Ran a 2 mile warm up before the race. Usually before a half I only run a half mile warm up, but given I'm still focusing on Boston, I wanted to get the mileage up for the day (with a planned 2 mile cool down for 17 for the day). Warm up felt great, MUCH better than my shakeout the previous day. It's funny how it always comes together that morning.
Arriving at the start village, I was impressed by what a better job NYRR did with port-a-potties. As I've said in many race reports before, you need to arrive at least 30 minutes early for most races just to wait in line. This morning, I didn't have to wait at all. My guess is the combination of a large start village AND breaking the race up into 5 waves alleviated the issue. Good job NYRR!
After getting in the corral, I threw my extra pants into the Goodwill donation bin along with an extra top I had expected to need for the first couple of miles (wind was not an issue early). Gun went off exactly on time at 7:30 and off we went!
First 5K (beauty of big NYRR races is they give you official 5K splits) - 18:03
Right out of the gate, my right foot felt wrong. It felt like my heel was slipping all the time. I had read about people having this problem with the Vaporfly before, but noticed none of that during my practice run. I almost stopped immediately to retie them, but decided to keep going just to see if it got better. I was already in panic mode though given how off it felt, it was like my foot was slipping on a platform.
Luckily, after about 3K, I realized it was just because my foot had gone a bit numb in the cold weather (it was right at 32/0C at the start) and once I warmed up, my foot felt better. Crisis averted!
After a normal first mile, my second mile came in at 5:38. I was worried that I was going too fast given I couldn't complete a single 2 mile repeat at 5:55 pace in training! However, I felt amazing and knew that it wasn't a huge issue, but that I had to watch myself. The amazing thing about the Vaporfly is that you feel so great running in them. It's also their downfall, because you can get out of the gate too hot.
Mile 3 then came in at 5:32, and at that point I realized I had to slow down.
Second 5K - 18:04
This 5K involves climbing the Manhattan bridge. I'm no stranger to climbing bridges after completing NYC, but I've never had to climb this much of a hill in a half. It really took a lot out of me. On the backside of the bridge, I tried to build up energy, rather than letting my legs just take me down the bridge, which resulted in about 15 people passing me. I'm glad I did that, as it may have saved me.
After finishing the bridge, I noticed some stomach stitches starting, which occur every single race for me. I took one nausea pill (saving 4 for later in the race when I know shit really hits the fan) just to keep things at bay. At this point, I decided that instead of trying to get these stupid things into my back zippered pocket again (very difficult with gloves), I'd just put them in a front pocket since they generally do a good job holding things. I reach into my pocket to put them in there, and immediately heard them hit the road behind me! I wasn't putting them in my pocket: what I felt was the space between my shorts and my bib, since I put the bib on the side of my shorts so I could shed layers if needed. I went through that awful decision tree with only 2 seconds to make a decision: do I stop and go get them, costing me probably 15 seconds and lost momentum, or do I keep going? I decided to chance it and keep going, but about 5 seconds later I regretted that decision given I haven't run a race in 4 years without these things at the end to stop me from vomiting. Oh well, time to move on!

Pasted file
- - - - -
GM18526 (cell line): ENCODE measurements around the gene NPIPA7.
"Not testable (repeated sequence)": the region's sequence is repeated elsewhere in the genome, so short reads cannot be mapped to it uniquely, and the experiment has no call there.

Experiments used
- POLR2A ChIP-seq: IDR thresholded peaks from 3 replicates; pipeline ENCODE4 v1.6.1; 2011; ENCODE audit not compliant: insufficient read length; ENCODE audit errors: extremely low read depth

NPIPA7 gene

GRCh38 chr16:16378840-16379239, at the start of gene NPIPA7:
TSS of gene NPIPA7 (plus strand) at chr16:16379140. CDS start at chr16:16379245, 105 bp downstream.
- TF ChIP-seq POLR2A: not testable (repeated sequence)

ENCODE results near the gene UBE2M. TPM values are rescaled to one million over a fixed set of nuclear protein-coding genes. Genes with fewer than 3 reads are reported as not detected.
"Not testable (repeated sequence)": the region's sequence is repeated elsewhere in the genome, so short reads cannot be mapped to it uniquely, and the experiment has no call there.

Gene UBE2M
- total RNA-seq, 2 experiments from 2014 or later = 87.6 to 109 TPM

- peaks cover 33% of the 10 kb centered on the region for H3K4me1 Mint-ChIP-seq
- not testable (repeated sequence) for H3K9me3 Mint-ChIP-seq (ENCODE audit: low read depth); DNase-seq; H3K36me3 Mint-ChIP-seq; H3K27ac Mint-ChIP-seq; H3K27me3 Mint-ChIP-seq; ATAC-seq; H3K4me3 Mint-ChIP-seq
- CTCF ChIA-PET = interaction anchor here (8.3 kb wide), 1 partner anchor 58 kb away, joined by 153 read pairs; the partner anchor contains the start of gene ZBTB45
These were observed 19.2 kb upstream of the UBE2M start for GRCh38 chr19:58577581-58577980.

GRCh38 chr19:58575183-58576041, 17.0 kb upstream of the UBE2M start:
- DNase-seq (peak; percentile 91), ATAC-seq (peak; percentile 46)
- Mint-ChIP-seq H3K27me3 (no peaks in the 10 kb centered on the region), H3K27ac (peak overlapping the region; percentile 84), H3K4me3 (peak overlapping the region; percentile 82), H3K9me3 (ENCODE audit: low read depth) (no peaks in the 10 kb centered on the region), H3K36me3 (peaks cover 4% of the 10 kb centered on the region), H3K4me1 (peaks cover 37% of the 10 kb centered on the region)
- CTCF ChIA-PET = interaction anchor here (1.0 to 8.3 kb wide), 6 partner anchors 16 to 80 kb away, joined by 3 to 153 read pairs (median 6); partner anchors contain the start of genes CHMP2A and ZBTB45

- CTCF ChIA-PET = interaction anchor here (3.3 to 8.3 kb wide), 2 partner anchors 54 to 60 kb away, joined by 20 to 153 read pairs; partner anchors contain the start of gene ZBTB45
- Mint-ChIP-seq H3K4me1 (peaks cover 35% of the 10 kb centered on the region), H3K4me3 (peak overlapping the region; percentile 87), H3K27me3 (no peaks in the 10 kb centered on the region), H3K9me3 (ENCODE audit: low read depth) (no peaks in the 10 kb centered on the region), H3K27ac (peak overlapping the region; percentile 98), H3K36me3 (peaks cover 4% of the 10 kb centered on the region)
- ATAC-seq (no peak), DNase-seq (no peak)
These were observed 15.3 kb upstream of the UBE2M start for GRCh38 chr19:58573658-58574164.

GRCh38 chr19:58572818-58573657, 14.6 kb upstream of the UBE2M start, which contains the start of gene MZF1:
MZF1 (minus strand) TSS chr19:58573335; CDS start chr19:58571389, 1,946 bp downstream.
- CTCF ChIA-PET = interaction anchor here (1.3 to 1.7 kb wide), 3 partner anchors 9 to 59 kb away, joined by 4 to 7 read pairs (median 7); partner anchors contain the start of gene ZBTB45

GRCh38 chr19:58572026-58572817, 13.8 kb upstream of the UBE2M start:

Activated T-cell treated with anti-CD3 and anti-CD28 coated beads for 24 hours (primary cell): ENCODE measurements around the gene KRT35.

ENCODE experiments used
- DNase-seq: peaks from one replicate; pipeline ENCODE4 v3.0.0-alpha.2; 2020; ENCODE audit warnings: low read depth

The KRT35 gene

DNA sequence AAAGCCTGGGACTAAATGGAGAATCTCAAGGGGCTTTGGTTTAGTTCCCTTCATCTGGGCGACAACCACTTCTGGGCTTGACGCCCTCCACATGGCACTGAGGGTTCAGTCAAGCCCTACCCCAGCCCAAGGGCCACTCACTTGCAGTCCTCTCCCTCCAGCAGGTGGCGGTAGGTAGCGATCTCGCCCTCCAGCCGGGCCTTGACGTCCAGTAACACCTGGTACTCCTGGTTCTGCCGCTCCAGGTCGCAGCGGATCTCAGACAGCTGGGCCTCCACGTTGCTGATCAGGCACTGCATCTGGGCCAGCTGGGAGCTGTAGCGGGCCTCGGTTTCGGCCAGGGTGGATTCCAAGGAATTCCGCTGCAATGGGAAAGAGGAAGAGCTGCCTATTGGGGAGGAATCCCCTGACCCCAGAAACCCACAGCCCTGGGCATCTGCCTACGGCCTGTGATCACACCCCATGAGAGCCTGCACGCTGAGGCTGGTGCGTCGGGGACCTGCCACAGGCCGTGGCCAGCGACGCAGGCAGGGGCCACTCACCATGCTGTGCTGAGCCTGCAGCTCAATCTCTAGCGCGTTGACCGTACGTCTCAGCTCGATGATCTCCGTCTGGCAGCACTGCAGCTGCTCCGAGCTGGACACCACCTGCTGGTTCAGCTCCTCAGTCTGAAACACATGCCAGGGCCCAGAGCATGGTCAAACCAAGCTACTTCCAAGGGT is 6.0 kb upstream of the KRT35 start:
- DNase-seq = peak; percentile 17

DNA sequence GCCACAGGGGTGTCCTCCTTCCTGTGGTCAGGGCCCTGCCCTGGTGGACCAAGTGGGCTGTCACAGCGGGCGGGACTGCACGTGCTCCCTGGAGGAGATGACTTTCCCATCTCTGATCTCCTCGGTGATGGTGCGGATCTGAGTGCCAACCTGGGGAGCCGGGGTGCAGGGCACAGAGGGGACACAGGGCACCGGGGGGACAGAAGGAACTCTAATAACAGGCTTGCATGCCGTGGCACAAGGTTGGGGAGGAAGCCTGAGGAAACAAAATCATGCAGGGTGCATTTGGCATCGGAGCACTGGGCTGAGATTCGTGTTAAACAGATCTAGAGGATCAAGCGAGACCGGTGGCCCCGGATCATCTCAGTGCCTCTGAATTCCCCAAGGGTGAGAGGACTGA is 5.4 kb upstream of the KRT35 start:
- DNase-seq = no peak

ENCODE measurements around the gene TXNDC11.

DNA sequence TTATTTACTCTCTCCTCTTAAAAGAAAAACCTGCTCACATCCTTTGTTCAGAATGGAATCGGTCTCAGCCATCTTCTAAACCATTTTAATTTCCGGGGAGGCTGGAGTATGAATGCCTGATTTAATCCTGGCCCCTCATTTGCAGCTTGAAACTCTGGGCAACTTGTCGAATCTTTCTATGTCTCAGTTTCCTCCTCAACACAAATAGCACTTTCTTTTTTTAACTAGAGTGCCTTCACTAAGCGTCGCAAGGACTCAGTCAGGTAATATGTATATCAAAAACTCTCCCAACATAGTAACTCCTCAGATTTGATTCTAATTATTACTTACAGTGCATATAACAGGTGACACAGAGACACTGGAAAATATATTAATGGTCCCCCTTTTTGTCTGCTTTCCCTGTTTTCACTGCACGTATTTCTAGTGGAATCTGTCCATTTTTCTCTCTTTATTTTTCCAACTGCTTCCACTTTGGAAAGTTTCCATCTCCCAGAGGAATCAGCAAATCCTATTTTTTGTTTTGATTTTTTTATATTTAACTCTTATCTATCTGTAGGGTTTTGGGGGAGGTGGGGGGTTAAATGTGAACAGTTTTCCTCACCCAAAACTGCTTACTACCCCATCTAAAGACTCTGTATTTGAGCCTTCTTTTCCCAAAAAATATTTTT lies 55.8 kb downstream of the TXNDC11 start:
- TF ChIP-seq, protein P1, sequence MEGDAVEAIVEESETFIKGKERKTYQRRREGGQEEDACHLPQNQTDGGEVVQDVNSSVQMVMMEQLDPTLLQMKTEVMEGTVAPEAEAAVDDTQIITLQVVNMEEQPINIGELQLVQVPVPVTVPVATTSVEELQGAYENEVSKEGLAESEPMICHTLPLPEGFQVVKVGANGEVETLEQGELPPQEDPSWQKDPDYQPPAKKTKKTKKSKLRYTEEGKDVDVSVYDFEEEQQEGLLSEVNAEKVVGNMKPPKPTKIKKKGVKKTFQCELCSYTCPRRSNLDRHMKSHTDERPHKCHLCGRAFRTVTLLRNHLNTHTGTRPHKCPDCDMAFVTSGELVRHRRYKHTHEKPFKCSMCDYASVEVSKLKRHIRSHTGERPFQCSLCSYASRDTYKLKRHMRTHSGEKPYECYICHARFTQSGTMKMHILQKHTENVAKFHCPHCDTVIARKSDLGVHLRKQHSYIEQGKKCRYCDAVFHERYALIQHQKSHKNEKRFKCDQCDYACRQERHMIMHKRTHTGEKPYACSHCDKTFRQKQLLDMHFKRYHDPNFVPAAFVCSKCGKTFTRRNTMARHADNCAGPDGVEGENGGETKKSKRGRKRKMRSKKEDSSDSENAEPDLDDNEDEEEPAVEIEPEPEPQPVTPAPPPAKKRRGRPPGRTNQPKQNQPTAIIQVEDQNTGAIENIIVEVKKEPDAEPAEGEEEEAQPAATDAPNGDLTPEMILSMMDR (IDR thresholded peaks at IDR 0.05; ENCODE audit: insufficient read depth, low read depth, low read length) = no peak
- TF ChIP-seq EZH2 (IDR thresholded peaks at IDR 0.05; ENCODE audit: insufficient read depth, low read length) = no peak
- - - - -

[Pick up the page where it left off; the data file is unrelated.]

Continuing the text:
Third 5K - 17:55 (just missed a new 5K PR!)
This is where I thought it was all over, although I think that's true for third 5K in almost every half. The forecast originally called for headwinds, but I really wasn't noticing anything during the race so far, more of a cross or diagonal wind. Once I got on the FDR, which is a highway that runs along the east side of Manhattan, it hit me: the wind was there, it was just getting blocked by buildings. It really sucked out there, because Manhattan gets these pockets of areas that are super windy due to the tall buildings, with the FDR being one of them. One issue I'm quickly realizing as I get faster is that there are fewer people around. I was constantly making the decision of "do I speed up / slow down to stay with this person, or do I go out in no man's land." I've said this in race reports before, but I really run by feel, so I don't do a great job running in groups. What made things even worse is people weren't running the tangents! So I had a really tough time of deciding to stick with non-tangent runners or go it alone. Honestly, even when behind someone, I'm not sure how much it really breaks up the wind. It feels like you need to be behind at least 3 or 4 folks for it to really work, but if anyone has other thoughts, I'd love to hear it! Is it worth staying behind just one person or does it only make a difference in a bigger group?